Mixing up Iraq with Iran, confusing former British Prime Minister Theresa May with Margaret Thatcher and promising to put 720 million US women back into workforce when the entire population of the United States is only 321 million, it seems no politician has made more gaffes than Democrat Joe Biden.
Democratic presidential candidate Joe Biden is no stranger to making gaffes and mistakes, but this one, it seems, will make it into the list of the most embarrassing. During his speech at a campaign event at the National Constitution Center in Philadelphia, the 77-year-old touched on the issue of the coronavirus in the United States and criticised how the Trump administration had dealt with outbreak. Biden said: "200 million have died [from coronavirus] probably by the time I finish this talk."
According to John Hopkins University, at the time of writing the death toll from coronavirus in the United States stands at more than 199,500, while the global death toll stands at more than 960,700.
Biden’s gaffe quickly went viral, with social media users mocking the Democrat for an embarrassing mistake with which he "killed" more than two-thirds of the population in the United States.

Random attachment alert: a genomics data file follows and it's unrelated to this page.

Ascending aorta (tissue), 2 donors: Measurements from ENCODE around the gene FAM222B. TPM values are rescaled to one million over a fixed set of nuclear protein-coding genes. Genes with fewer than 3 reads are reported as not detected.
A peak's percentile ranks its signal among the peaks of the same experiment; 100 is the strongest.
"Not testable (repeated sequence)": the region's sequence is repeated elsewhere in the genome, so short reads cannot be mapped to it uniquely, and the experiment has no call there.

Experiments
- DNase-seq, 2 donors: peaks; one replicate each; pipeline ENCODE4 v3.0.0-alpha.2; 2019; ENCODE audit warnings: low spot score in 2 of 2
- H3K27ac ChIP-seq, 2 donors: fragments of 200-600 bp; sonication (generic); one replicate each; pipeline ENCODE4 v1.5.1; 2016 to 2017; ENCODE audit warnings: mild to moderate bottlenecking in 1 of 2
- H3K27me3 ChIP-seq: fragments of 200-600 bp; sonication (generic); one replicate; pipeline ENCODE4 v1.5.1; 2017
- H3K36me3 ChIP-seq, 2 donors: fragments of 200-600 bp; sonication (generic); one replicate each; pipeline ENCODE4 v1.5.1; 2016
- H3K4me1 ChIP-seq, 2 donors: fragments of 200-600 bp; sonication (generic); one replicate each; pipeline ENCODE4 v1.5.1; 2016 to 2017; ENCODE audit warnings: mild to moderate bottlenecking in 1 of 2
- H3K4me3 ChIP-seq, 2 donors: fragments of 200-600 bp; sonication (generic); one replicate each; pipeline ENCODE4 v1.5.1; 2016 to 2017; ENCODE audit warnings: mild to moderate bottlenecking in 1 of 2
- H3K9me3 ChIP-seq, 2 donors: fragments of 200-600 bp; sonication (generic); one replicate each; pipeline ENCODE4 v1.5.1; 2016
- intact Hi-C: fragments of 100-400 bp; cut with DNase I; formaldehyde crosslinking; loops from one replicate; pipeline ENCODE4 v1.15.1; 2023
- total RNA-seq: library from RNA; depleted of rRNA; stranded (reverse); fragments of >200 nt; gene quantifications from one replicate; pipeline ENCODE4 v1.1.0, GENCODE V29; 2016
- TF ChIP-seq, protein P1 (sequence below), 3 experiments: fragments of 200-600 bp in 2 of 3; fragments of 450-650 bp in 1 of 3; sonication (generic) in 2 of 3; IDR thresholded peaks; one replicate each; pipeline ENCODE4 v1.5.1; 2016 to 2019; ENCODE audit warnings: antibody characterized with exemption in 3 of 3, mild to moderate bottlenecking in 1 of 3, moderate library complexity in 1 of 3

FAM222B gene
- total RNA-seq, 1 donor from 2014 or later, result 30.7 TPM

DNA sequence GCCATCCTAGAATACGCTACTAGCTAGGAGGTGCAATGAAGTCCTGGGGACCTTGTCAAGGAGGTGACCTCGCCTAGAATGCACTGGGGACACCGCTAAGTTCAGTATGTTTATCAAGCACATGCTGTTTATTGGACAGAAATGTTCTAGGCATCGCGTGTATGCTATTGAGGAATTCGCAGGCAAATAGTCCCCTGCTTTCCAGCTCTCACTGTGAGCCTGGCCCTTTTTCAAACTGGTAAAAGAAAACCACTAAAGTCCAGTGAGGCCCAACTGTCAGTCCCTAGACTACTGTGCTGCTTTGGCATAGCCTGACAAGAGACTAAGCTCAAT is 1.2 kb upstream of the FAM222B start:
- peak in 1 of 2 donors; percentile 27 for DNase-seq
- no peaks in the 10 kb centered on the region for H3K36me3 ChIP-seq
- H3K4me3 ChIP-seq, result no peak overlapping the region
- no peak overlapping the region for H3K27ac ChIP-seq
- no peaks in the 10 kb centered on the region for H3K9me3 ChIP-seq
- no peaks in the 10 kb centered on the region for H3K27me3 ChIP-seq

Others compared Biden to Marvel villain Thanos and said that 200 million Americans are likely to die from another cause…
Many users joked that there is no need for an election and questioned Biden’s mental health.
Many netizens expressed concern about how Biden will communicate with foreign leaders if he wins in upcoming election. and believed Biden’s scenario may come true if he becomes president.
Others criticised Biden’s family for letting him run for president and questioned whether the Democratic presidential candidate is helping Trump win re-election.
Joe Biden has made numerous gaffes over his career. In 2008 when he was running for president, Biden asked State Senator Chuck Graham to stand up, forgetting that Graham has been confined to a wheelchair since the age of 16. In 2019 Biden probably made one of his most embarrassing gaffes when he said that "poor kids are just as bright and just as talented as white kids".
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